Subsidies help breast cancer patients adhere to hormone therapy
A federal prescription-subsidy program for low-income women on Medicare significantly improved their adherence to hormone therapy to prevent the recurrence of breast cancer after surgery.
"Our findings suggest that out-of-pocket costs are a significant barrier" to women complying with hormone therapy, said Dr. Alana Biggers, assistant professor of clinical medicine at the University of Illinois at Chicago College of Medicine, and lead investigator on the study. Programs that lower these costs can "improve adherence—and, hopefully, breast cancer outcomes—for low-income women," she said. Biggers presented the results of the study at an Oct. 14 press conference in advance of the American Society for Clinical Oncology Quality Care Symposium in Boston.
Breast cancer is a leading cause of cancer-related deaths for women of all races, but survival rates differ by race and socioeconomic status, with African American women and women of low income having higher rates of death.
Hormone therapy, such as tamoxifen or drugs called aromatase inhibitors, is usually taken for five years following mastectomy or surgery to remove breast tumors and can significantly reduce the risk that that cancer will return. Poor adherence to post-surgical hormone therapy regimens is associated with diminished chance of survival.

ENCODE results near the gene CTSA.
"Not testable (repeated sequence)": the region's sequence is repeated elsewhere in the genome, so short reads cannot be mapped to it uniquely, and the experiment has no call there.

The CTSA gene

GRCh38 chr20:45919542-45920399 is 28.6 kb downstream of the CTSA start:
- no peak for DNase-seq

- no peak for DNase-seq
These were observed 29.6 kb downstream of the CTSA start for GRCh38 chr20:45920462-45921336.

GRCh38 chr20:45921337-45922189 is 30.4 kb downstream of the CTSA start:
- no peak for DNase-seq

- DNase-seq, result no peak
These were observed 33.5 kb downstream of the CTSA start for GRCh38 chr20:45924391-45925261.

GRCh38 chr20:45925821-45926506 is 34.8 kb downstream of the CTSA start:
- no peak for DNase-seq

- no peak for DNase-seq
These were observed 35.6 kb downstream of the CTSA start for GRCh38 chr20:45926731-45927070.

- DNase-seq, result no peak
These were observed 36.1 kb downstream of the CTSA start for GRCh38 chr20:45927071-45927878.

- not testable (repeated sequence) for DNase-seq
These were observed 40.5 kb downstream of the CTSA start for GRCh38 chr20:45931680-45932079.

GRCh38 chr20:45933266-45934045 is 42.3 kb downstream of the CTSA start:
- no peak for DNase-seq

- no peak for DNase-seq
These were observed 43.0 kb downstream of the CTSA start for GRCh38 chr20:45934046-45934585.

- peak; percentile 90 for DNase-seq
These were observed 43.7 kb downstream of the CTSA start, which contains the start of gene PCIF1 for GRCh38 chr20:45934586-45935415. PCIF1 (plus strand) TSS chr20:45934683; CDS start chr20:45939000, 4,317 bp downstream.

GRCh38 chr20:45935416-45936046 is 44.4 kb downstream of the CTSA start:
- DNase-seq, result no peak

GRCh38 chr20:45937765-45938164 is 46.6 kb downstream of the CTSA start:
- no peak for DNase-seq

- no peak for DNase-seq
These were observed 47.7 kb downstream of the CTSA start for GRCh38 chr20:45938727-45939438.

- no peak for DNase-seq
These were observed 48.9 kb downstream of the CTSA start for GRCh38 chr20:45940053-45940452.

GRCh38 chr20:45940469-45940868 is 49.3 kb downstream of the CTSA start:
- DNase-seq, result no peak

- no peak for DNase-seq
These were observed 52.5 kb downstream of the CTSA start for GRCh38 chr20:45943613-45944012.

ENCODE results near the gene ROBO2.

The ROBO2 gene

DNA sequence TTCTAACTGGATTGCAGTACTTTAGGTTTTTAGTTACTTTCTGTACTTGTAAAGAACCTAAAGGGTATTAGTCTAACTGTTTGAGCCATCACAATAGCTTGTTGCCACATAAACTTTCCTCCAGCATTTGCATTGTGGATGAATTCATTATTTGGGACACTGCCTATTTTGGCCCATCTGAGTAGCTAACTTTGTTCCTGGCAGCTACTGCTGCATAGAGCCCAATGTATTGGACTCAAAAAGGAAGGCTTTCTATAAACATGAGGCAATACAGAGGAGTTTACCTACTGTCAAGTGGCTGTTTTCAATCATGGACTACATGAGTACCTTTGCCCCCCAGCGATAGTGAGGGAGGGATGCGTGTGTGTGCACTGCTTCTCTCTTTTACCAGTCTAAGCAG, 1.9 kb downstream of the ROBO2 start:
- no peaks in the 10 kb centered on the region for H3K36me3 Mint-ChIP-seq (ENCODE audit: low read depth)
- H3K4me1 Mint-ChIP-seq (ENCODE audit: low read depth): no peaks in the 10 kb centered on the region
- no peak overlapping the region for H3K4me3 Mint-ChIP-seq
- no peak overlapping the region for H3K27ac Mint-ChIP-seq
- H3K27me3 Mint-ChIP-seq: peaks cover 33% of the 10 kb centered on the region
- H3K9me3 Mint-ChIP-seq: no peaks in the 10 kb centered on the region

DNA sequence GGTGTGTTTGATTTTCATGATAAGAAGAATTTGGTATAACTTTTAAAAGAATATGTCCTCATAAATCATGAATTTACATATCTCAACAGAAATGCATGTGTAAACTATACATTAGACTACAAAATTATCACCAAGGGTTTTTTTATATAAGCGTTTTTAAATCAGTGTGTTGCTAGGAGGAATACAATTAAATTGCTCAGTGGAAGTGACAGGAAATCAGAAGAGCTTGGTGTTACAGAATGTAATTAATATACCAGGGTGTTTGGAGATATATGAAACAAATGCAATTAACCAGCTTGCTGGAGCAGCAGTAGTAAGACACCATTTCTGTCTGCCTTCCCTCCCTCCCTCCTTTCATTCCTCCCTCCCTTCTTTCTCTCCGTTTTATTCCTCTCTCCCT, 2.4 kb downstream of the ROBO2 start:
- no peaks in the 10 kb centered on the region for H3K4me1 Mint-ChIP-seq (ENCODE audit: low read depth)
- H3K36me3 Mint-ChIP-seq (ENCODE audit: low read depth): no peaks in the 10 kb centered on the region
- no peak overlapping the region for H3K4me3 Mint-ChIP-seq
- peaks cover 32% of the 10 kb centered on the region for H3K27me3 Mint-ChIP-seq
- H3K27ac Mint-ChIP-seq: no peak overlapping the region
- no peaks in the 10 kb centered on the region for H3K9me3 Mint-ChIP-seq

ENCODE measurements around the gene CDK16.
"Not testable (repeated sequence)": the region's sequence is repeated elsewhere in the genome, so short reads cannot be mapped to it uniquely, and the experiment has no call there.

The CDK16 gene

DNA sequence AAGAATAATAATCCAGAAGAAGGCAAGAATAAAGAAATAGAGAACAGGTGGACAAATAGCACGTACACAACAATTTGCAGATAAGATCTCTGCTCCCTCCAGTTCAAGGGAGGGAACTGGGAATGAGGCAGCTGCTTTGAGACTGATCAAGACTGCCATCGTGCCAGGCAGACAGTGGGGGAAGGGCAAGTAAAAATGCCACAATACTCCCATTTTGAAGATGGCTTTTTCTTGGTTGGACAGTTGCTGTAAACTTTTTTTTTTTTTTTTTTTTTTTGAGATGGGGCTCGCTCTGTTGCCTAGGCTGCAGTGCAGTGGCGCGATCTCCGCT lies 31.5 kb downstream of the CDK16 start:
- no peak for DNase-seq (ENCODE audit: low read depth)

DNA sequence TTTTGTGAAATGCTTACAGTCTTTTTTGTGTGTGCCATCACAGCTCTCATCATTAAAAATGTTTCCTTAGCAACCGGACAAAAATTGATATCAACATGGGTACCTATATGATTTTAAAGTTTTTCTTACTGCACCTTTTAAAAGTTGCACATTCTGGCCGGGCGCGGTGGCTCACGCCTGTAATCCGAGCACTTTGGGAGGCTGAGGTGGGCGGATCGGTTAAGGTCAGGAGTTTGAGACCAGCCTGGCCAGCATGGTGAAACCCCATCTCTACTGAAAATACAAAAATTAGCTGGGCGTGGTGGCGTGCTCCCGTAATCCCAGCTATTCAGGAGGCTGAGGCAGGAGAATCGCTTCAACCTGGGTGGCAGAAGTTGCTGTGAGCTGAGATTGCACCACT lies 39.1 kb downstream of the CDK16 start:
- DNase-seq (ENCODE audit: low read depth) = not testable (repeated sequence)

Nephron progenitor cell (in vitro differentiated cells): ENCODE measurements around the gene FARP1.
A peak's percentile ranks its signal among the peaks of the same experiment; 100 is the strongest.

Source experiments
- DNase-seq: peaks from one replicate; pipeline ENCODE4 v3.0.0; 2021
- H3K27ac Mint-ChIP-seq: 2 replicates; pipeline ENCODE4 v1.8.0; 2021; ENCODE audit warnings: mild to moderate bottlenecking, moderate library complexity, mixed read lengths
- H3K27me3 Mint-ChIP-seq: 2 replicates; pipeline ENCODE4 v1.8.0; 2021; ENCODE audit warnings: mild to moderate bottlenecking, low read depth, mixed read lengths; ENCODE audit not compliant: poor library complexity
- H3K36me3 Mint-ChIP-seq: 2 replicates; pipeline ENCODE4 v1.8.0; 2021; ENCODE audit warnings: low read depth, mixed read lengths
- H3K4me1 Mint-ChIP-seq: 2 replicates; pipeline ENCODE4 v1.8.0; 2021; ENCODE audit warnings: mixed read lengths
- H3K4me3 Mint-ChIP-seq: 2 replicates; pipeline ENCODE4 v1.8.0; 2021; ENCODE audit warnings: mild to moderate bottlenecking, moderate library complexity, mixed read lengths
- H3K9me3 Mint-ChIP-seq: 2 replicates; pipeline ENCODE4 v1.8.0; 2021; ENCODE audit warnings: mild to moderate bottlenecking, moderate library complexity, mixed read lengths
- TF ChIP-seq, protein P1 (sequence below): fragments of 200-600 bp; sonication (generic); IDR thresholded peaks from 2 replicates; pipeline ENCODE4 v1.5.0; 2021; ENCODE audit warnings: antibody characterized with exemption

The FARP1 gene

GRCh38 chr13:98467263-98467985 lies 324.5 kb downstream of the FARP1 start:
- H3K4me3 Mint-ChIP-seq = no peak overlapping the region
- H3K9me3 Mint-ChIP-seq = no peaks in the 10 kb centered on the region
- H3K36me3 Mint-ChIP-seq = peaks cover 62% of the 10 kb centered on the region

Biggers and her colleagues looked at data from the U.S. Centers for Medicare and Medicaid Services on adherence to hormone therapy for three years after breast cancer surgery. The 23,299 women, all 65 or older and enrolled in Medicare, were 86 percent white, 7 percent African American, 4 percent Hispanic, and 2 percent other racial backgrounds. All had had either a mastectomy or lumpectomy in 2006 or 2007.
Twenty-seven percent were enrolled in the Medicare Part D low-income subsidy, also known as the Extra Help program, which helps qualifying individuals pay for prescriptions. For the purposes of the study, medication adherence was defined as refilling a prescription as instructed 80 percent of the time or better.
"When we looked at women not enrolled in the subsidy plan, we saw that African American and Hispanic women had lower rates of adherence than white women," Biggers said. "But when we added in data from women enrolled in the subsidy plan, these disparities disappeared, and we saw that adherence rates improved and evened out across races."
The average rate of adherence over three years for women enrolled in the Extra Help program was 68 percent, compared to 52 percent for women not in the program. Sixty-one percent of women overall remained adherent to their hormone therapy over three years, with African American and Hispanic women having higher adherence rates—62 percent and 64 percent, respectively—than white women at 58 percent. Biggers attributes this to the higher enrollment in subsidy programs among African American women (70 percent) and Hispanics (57 percent) compared to white women (21 percent) or women from other racial backgrounds (60 percent).
The data also showed that women enrolled in the Extra Help program have similar rates of adherence year after year, while adherence dropped over three years among women not in the program.
"Although we didn't study the effects of the Extra Help program on survival rates, any time you can improve adherence to a proven drug therapy, health outcomes are likely to improve," Biggers said.